One may not expect to see a district science fair competition taking place when entering Broward Mall, but this was the case Feb. 9. Various junior and senior high students took their projects and their A-game to the mall to compete in the science fair with projects they have been working on for months. The junior high competition took place from 9 a.m. to 12 p.m., while the senior high students participated from 1 p.m. to 4 p.m.
Students arrived and set up their projects the day before. On competition day, they received a number card and organized their stations. Four judges reviewed the project to complete the judging process. After the judge approached a student’s project and filled out a form, they looked at the research paper and log book. Then, the student presented the project to the judge. After the presentation, the judges proceeded to ask questions about the project, such as “How did you come up with your project?” and “What are the applications of this project?” After the four judges analyzed the project, they initialed a paper, and special award judges then took a look. Although these judges had no bearing on how students actually placed, they could grant a student an additional award or scholarship money.
Junior Lauren Waldman, one of the winners, shared her project and the process she took to succeed at districts. Her project used two species of beneficial bacteria to degrade toxic contaminants in water supplies. Over the summer, she participated in a summer program at Oregon State University where she researched bioremediation and became inspired to continue that research this year. Waldman worked on her project three to four days after school each week for about a month and a half.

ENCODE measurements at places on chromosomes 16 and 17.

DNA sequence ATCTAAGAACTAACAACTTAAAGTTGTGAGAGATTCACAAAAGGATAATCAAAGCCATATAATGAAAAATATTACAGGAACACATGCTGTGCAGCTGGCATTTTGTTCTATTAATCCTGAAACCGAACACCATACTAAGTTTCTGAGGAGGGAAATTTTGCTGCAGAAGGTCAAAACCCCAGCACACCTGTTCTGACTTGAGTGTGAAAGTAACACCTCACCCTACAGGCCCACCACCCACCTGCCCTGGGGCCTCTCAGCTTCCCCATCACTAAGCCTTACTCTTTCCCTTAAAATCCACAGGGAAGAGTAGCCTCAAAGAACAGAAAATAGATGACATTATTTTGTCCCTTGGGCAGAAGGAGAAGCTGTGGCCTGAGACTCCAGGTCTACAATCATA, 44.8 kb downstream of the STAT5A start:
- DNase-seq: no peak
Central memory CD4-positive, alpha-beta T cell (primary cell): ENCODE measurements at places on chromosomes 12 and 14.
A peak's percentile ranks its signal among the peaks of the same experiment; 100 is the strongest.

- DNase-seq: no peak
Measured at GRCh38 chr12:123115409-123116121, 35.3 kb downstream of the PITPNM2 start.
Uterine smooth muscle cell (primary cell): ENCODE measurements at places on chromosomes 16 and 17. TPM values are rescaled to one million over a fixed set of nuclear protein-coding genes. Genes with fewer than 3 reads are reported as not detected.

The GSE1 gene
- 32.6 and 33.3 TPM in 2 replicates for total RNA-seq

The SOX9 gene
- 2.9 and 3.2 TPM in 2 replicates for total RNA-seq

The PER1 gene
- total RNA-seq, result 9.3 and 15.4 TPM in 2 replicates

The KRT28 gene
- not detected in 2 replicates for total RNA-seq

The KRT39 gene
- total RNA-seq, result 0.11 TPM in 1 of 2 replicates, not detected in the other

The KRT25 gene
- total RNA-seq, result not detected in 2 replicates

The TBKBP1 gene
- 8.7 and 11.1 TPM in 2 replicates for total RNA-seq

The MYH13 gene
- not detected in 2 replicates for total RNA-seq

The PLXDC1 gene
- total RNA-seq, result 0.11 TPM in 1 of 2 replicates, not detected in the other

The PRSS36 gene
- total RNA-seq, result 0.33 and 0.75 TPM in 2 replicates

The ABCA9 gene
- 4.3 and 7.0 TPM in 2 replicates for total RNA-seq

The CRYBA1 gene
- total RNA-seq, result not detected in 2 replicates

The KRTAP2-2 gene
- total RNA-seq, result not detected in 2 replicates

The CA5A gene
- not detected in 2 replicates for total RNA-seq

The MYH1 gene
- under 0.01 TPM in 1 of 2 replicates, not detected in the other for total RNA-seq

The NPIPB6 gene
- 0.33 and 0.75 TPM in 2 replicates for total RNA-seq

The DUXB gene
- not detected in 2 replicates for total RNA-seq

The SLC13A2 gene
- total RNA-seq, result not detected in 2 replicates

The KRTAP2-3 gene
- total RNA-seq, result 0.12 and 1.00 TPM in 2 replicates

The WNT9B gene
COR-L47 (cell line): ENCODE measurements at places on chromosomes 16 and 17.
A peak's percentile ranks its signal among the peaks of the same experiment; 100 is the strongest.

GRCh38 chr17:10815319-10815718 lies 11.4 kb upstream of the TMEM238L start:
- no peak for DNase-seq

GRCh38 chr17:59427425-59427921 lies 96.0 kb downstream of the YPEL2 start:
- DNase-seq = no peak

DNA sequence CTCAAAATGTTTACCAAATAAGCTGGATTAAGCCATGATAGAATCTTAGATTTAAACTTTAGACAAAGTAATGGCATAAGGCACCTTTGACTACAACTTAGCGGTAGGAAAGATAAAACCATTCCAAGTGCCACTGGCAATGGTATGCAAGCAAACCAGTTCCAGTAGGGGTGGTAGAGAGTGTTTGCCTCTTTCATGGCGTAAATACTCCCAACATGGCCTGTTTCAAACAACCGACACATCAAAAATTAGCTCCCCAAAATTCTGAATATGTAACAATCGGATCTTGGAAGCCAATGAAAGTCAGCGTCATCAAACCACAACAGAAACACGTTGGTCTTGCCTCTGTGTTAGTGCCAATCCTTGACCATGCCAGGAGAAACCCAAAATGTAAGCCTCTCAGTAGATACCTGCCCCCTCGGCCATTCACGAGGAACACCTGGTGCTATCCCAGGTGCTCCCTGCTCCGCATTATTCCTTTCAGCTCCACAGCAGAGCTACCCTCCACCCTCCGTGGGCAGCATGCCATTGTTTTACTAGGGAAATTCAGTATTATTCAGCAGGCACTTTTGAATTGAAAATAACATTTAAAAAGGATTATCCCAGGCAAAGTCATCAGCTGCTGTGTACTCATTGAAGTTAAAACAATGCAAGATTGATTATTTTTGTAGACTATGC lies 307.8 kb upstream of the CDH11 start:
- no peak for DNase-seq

“I’m excited that I’m going to states, and I’m hoping to win at states and attend the Intel International Science and Engineering Fair again. I won First Place in my category at states last year, and it would be really great to compete at the international level again after States again,” Waldman said.
Sophomore Rajat Ramesh was also among the first place winners. His project focused on improving the efficiency of fuel production from algae. “With the growing concern about the environmental impact and non-renewability of fossil fuels, algae can actually provide a very promising source for making fuel for the future,” he said. Ramesh spent about four to five months working on his project.
By introducing two genes to two freshwater algae species, he improved the lipid content in the algae, allowing, in turn, for higher quantity and better quality oil to be produced. In addition, the carbon absorbed that algae need to grow offset the carbon released in fuel production, so he determined that this can also assist in solving the issue of climate change.
“With all the research being done to improve medicine and other things pertaining to humans, I thought it would be best to pursue an environmental project because all those other advancements would be useless without a safe environment to live in,” Ramesh said.
Now that he’s made states, he has expressed gratitude for his friends and teachers that have helped him along the way.
The other first place winners include Anam Ahmed, Ephraim Oyetunji, Nicholas DiStefano, Emily Pallack, Hemangi Rajpal, Amber Bhutta, Stefan Abi-Karam, Lauren Waldman and Satya Alagarsamy. Eighth graders Yulene Oyarbide and Rohan Kumar won first place as well.
The winners look forward to heading to Lakeland, Fla. on March 27 to compete in the state competition.